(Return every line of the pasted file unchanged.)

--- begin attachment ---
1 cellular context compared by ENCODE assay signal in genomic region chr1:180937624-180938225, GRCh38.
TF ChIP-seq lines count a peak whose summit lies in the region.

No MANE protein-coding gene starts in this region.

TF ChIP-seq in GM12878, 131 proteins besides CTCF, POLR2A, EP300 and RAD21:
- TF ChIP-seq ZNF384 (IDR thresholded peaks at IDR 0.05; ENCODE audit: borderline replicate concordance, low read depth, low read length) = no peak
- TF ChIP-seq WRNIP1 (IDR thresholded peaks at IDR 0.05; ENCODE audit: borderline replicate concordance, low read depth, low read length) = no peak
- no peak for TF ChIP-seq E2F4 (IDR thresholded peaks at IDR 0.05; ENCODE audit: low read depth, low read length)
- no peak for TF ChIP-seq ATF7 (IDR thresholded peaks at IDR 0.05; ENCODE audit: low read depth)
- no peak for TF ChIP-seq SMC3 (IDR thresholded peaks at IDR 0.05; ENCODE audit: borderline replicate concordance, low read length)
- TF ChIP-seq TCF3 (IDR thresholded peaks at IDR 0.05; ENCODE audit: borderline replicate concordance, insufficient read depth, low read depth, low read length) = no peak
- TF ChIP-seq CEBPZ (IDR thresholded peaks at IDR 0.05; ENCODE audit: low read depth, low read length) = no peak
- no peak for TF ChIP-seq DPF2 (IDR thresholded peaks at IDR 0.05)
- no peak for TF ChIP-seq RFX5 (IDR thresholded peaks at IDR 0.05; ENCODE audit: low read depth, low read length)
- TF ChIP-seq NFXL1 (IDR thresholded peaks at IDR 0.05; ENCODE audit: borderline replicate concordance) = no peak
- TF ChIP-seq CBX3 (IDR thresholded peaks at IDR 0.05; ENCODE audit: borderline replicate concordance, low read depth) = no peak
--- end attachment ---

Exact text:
1 cellular context compared by ENCODE assay signal in genomic region chr1:180937624-180938225, GRCh38.
TF ChIP-seq lines count a peak whose summit lies in the region.

No MANE protein-coding gene starts in this region.

TF ChIP-seq in GM12878, 131 proteins besides CTCF, POLR2A, EP300 and RAD21:
- TF ChIP-seq ZNF384 (IDR thresholded peaks at IDR 0.05; ENCODE audit: borderline replicate concordance, low read depth, low read length) = no peak
- TF ChIP-seq WRNIP1 (IDR thresholded peaks at IDR 0.05; ENCODE audit: borderline replicate concordance, low read depth, low read length) = no peak
- no peak for TF ChIP-seq E2F4 (IDR thresholded peaks at IDR 0.05; ENCODE audit: low read depth, low read length)
- no peak for TF ChIP-seq ATF7 (IDR thresholded peaks at IDR 0.05; ENCODE audit: low read depth)
- no peak for TF ChIP-seq SMC3 (IDR thresholded peaks at IDR 0.05; ENCODE audit: borderline replicate concordance, low read length)
- TF ChIP-seq TCF3 (IDR thresholded peaks at IDR 0.05; ENCODE audit: borderline replicate concordance, insufficient read depth, low read depth, low read length) = no peak
- TF ChIP-seq CEBPZ (IDR thresholded peaks at IDR 0.05; ENCODE audit: low read depth, low read length) = no peak
- no peak for TF ChIP-seq DPF2 (IDR thresholded peaks at IDR 0.05)
- no peak for TF ChIP-seq RFX5 (IDR thresholded peaks at IDR 0.05; ENCODE audit: low read depth, low read length)
- TF ChIP-seq NFXL1 (IDR thresholded peaks at IDR 0.05; ENCODE audit: borderline replicate concordance) = no peak
- TF ChIP-seq CBX3 (IDR thresholded peaks at IDR 0.05; ENCODE audit: borderline replicate concordance, low read depth) = no peak